Boards monitor policy to find out whether their expectations are being met. A board needs to respond to an unacceptable monitoring report appropriately in order to fulfill its fiduciary responsibility to the co-op’s owners. When the General Manager’s monitoring doesn’t meet the board’s expectations the board needs to give clear direction to the Manager.
Boards that use written policy to delegate authority to their General Manager need to check to be sure that they understand what is being done with respect to the expectations they have set. Requiring the General Manager to provide an interpretation of the board’s policy and data demonstrating the status of efforts to achieve the board’s expectations in the form of a monitoring report ensures that the manager is accountable and the board is informed.
“SIT” on it! Severity-Implications-Trends
When evaluating noncompliance of any kind, a board should use the “SIT” algorithm. How severe is the noncompliance? What are the implications of the noncompliance? How does this noncompliance fit with other events? Is there a trend the board should be aware of? The answers to these questions will help inform the action that board may (or may not) need to take. If the noncompliance is severe, has implications that could harm the co-op, or is part of a lengthy trend of noncompliance, the board should take decisive action to address the noncompliance.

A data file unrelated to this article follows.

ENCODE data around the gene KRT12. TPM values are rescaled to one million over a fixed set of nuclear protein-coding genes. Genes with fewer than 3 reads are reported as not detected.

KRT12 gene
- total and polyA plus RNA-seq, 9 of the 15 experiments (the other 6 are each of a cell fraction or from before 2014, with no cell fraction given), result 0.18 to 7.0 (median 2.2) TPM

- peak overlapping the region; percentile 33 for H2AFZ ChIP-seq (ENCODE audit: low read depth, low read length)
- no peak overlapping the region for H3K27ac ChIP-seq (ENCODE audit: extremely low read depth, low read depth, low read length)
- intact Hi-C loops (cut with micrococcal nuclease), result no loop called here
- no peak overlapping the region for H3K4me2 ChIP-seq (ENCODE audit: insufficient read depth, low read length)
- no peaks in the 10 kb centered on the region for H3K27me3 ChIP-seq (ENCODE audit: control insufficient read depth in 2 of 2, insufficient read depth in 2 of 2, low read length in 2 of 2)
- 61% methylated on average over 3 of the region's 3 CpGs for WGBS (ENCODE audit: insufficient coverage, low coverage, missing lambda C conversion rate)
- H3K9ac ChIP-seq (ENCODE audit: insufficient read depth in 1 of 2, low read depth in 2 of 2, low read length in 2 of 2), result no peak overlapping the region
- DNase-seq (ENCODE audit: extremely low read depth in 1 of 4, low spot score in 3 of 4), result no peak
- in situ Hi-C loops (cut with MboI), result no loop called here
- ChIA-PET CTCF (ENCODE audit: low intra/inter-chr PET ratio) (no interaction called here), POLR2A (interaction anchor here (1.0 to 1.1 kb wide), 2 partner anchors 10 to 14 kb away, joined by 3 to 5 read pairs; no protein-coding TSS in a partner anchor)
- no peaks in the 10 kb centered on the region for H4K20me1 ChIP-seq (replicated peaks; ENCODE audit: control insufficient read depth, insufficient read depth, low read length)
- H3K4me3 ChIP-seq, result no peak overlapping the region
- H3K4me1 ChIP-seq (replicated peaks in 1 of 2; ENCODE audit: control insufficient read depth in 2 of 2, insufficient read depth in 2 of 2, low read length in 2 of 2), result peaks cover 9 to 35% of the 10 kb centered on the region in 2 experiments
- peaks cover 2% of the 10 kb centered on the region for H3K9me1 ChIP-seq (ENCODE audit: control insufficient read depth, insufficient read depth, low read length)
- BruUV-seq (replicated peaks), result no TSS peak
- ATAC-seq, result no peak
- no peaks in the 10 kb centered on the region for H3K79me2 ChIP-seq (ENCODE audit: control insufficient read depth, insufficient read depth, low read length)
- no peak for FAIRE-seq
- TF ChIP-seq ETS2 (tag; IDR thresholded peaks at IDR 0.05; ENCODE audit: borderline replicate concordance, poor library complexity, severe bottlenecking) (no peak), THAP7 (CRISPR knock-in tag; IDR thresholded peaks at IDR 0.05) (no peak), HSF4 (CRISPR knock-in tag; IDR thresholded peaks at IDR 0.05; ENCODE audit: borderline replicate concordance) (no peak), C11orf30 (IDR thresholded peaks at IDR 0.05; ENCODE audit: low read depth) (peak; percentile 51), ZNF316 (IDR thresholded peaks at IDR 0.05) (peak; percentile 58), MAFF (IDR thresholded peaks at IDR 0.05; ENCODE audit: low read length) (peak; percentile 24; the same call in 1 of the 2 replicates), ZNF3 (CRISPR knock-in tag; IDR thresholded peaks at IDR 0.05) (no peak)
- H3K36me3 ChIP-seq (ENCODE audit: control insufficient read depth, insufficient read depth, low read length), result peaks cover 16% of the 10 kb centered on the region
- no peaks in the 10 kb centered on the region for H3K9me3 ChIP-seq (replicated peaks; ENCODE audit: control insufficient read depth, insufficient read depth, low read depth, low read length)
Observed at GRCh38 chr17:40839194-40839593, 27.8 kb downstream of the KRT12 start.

What if the report is not submitted or is incomplete?
Failure to submit a report or failure to submit a complete report leaves the board without information entirely. This kind of noncompliance is by its nature severe, and if a trend develops has potentially serious implications. Boards will want to be reasonable, of course, in excusing missing reports or information, but must be vigilant and watch for the development of a trend. A lack of information is in this case, information itself. Keep track of late and incomplete reports (see Tip below).
What if the report reflects an unreasonable interpretation of board policy?
If the board rejects the manager’s interpretation of its policy, the manager needs to change the interpretation to be acceptable to the board. The board then needs to decide when to monitor that policy again. If the board feels the information in the monitoring report and or discussion of the monitoring report was sufficient to acquaint the board with the General Manager’s general performance with respect to the subject matter, the board may choose to wait until the next regularly scheduled monitoring. However, if that scheduled monitoring is far in the future, or the interpretation missed the mark by such a degree that the board is without information at all about whether its expectations have been met, it would be wise to monitor that policy again at an upcoming board meeting with the GM’s revised interpretation.
What if the data isn’t clear, or is not sufficient to determine compliance or non- compliance?